5.14.2 Data sources
Data were collected from national, regional or local oral
health surveys or in specific communities including sample registration
systems, surveillance systems, national survey data, and literature review.
Major sources of information are the WHO Global Oral Data Bank (WHO,
2008), the CECDO Database (CECDO, 2008), ministries of health and scientific
reports from population studies on oral health carried out in various
countries. A total of more than 1,890 scientifically validated studies are
contained in the WHO database but the fact that these surveys have more local
or regional rather than national representativeness somewhat limits their
impact. Oral health surveys were based on nationally representative
samples. The data stored in the databank are updated regularly and the WHO GODB
is currently linked with new information’s systems for surveillance of chronic
disease and risk factors (Petersen et al, 2005). Few countries in
Western Europe have established a data collection system at the national level:
only United Kingdom has secular epidemiological data on the prevalence of
caries in young children, adolescents and adults (Bourgeois, 2004). In Scandinavia, oral health information’s systems are an integral part of health services system.
In Denmark, an advanced computer system has been established for children
whereas surveillance of the oral health of the adult population is based on
integrated chronic questionnaire schemes. In France, Germany, Spain, a series of surveys have been conducted on random sample of children, adolescents,
adults age group and elderly. The tradition of surveillance is less developed
in southern and Eastern Europe but progress have been established recently in Hungary, Poland and Portugal.
The indicators, issue from the EGOHID I project
(www.egohid.eu), identified for this document are:
a. Decay Experience in Permanent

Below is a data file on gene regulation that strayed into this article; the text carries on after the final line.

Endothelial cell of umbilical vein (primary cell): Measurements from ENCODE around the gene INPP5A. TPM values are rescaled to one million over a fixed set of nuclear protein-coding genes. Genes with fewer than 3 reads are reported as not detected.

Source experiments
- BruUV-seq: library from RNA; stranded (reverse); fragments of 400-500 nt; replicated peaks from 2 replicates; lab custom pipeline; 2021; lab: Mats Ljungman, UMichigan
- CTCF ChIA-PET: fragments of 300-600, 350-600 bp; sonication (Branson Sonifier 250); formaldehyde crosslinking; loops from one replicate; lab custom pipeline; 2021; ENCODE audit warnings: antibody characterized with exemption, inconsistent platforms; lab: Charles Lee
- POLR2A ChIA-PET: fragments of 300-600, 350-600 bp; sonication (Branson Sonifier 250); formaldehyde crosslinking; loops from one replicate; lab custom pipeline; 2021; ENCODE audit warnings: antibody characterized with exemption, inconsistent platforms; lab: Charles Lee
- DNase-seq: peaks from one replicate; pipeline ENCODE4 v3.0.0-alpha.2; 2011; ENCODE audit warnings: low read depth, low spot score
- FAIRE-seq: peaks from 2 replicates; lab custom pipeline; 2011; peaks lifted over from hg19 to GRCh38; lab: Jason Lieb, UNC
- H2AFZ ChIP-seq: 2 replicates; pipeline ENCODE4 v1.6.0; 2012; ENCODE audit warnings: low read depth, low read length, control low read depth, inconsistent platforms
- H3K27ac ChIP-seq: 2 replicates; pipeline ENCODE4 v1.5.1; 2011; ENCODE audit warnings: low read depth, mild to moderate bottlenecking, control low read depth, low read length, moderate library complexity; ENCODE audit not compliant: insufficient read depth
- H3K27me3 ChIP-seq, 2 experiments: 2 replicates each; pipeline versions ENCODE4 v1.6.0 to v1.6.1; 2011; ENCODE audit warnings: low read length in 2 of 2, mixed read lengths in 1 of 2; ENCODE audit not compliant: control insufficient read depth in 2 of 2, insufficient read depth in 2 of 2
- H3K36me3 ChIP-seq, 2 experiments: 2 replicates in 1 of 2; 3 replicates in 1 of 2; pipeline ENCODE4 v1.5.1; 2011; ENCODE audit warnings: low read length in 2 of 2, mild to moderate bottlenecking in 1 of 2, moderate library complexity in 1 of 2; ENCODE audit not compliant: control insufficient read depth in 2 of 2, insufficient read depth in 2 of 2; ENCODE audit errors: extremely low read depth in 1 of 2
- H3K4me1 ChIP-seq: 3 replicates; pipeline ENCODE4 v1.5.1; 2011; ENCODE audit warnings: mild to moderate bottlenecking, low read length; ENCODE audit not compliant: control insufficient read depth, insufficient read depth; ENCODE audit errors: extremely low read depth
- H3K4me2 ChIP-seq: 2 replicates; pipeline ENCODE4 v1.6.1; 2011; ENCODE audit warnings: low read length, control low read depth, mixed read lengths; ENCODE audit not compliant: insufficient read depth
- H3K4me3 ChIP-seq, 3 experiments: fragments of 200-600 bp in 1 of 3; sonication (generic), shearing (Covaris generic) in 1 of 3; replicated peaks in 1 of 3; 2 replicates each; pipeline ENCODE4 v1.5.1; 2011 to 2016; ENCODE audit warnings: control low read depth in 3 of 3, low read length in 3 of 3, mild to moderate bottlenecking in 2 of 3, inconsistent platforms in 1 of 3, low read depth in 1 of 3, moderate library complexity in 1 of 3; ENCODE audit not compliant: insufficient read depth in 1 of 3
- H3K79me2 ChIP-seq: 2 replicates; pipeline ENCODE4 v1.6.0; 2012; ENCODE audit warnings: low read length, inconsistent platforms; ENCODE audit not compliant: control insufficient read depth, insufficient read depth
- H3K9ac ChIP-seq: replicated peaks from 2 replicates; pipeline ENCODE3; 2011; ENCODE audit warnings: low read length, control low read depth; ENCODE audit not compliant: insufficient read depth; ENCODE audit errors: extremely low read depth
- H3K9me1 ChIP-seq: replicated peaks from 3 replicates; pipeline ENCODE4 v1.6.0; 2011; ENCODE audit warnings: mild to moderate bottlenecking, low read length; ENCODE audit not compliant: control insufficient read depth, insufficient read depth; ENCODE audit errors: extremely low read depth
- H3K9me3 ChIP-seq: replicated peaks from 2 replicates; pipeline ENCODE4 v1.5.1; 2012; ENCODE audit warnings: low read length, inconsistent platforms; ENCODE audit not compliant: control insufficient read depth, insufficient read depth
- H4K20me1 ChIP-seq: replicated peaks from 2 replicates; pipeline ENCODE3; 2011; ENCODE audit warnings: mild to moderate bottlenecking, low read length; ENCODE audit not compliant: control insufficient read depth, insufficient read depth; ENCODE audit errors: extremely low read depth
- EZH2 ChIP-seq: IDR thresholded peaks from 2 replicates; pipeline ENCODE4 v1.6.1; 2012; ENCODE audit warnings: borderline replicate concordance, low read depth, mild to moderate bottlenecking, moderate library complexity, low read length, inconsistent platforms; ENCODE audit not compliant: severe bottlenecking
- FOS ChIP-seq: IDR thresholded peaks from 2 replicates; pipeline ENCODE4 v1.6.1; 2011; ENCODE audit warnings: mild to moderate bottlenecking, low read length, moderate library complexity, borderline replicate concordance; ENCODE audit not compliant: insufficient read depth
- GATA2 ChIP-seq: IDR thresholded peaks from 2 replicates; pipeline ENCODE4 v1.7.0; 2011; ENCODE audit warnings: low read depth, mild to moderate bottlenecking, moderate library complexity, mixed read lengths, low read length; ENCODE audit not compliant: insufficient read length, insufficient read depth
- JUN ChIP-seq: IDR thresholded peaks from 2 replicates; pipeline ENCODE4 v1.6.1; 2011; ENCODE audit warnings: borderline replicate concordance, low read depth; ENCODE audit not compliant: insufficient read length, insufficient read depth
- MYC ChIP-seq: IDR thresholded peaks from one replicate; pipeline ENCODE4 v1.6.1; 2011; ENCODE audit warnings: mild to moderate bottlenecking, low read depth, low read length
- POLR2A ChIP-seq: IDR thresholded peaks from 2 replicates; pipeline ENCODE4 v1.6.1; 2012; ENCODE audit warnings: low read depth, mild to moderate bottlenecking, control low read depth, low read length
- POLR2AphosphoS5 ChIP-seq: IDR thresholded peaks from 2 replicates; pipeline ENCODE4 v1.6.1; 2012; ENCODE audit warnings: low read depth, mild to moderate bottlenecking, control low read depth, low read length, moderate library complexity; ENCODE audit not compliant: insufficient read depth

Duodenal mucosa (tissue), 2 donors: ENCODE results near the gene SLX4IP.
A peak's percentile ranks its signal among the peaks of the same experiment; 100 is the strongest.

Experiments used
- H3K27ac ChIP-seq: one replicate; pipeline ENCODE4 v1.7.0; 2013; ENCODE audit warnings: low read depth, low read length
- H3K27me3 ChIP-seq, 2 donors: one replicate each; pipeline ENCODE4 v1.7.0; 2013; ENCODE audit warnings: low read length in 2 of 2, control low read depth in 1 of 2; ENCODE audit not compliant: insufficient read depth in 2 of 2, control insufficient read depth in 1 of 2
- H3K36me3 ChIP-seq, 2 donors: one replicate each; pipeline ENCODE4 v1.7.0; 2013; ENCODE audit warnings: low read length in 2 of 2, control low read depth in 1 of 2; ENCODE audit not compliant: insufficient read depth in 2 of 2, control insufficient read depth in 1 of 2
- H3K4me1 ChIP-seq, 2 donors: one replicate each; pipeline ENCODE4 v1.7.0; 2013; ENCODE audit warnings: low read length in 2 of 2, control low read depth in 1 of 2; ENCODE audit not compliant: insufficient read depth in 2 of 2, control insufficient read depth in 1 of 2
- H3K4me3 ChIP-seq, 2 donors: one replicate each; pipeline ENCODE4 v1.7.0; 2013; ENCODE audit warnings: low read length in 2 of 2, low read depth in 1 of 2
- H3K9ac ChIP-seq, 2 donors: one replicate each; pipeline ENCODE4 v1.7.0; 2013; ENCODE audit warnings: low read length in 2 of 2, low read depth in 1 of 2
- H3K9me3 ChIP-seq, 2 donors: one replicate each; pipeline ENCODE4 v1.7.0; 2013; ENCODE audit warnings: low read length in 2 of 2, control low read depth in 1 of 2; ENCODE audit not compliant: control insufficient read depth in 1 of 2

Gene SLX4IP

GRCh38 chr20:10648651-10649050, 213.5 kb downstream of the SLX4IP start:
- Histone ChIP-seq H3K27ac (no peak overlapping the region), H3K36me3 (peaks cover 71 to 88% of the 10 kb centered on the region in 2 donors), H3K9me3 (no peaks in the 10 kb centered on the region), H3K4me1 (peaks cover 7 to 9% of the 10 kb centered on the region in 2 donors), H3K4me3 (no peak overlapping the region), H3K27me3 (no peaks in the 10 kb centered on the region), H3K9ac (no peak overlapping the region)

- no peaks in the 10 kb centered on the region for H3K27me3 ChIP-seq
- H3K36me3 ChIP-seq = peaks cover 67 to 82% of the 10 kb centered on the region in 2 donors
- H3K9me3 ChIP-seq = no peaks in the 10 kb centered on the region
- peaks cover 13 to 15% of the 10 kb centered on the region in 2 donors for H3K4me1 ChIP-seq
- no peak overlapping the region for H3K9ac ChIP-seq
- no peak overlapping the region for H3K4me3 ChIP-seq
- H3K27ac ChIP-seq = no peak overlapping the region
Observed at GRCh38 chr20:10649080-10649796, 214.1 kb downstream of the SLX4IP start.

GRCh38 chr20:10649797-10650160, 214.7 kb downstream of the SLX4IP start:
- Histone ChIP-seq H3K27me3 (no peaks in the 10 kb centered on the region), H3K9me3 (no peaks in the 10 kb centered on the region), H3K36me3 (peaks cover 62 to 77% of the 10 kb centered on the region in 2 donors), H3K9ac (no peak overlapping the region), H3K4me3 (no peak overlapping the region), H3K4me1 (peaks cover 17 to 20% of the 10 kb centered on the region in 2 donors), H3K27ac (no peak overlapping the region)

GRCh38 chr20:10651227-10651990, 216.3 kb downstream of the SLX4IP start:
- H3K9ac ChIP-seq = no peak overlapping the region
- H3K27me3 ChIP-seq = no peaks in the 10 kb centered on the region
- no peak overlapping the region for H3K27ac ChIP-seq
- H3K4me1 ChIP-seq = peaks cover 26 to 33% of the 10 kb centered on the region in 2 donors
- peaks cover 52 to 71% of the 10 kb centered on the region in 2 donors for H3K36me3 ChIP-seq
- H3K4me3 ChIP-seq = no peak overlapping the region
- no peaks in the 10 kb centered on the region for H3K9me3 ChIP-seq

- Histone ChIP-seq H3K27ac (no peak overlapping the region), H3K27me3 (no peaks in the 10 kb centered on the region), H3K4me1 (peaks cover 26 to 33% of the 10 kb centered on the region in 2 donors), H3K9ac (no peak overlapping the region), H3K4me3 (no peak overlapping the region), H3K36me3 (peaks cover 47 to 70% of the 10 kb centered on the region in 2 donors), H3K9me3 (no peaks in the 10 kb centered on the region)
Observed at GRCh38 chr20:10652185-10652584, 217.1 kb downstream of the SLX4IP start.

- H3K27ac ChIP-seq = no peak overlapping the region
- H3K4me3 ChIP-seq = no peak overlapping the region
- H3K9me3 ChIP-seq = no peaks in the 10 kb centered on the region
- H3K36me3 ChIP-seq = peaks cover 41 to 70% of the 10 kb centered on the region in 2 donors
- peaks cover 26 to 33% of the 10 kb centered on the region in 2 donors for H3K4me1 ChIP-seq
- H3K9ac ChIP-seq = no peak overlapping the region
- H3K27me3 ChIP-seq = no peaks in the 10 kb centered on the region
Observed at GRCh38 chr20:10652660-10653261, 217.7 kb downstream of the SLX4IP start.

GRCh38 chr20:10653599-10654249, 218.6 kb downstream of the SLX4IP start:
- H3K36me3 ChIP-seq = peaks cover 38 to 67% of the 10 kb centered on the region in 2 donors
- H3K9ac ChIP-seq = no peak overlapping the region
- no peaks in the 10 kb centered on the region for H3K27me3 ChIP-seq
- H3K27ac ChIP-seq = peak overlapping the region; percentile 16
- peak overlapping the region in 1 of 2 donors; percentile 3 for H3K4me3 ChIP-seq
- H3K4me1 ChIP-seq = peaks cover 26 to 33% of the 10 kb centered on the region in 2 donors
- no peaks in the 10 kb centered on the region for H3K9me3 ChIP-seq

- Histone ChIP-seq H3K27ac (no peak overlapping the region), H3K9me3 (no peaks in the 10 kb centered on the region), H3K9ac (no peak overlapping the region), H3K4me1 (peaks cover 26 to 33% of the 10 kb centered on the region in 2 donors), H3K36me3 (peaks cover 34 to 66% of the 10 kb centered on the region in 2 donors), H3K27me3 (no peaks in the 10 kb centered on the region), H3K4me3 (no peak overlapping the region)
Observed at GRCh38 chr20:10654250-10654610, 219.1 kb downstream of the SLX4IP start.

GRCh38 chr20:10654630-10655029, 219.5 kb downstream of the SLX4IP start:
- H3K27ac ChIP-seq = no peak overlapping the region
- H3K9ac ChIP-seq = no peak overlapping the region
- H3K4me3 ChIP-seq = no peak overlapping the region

Molars in Children
Mean number of decayed, missing and filled
permanent molars present per children at 6 and 12 years of age.
Numerator: Total number of decayed (specify diagnostic threshold),
missing and filled permanent molars present per children at 6 and 12 years of
Denominator: Total number of children at 6 and 12 years of age
b. Dental Contact within the
Previous Twelve Months
Proportion of population aged 2 and over who
visited the dentist or dental clinic within the past year.
Numerator: Number of subjects aged 2 and over who visited a
dentist or dental clinic within the past years.
Denominator: Total number of subjects aged 2 and over surveyed.
The question to be asked should be: When
did you last visit a dental professional about your teeth, dentures or gums?
c. Periodontal Health Assessment
Proportion of population in the age group
12, 15, 18 and 35-44 and 65-74 years in the four categories: healthy
periodontium, gingivitis only, periodontal pockets of from 4mm - 6 mm, periodontal pockets of 6 mm or deeper.
Numerator: Number of individuals in the age group 12, 15, 18 and
35-74 years in each of the four categories.
Denominator: Number of individuals in the age group 12, 15, 18 and
35-74 years examined.
Only bleeding status is recommended at age
12 and 15.
d. Edentulous Prevalence
Proportion of adult population aged more
than 35 years who have lost all their natural teeth.
Numerator: Number of adults aged more than 35 years who have lost
all their natural teeth.
Denominator: Number of adults surveyed.
e. Dentists and Other Oral Care
The number and rates (per 100,000
population) of active dentists, dental hygienists, oral health therapists and
clinical dental technicians.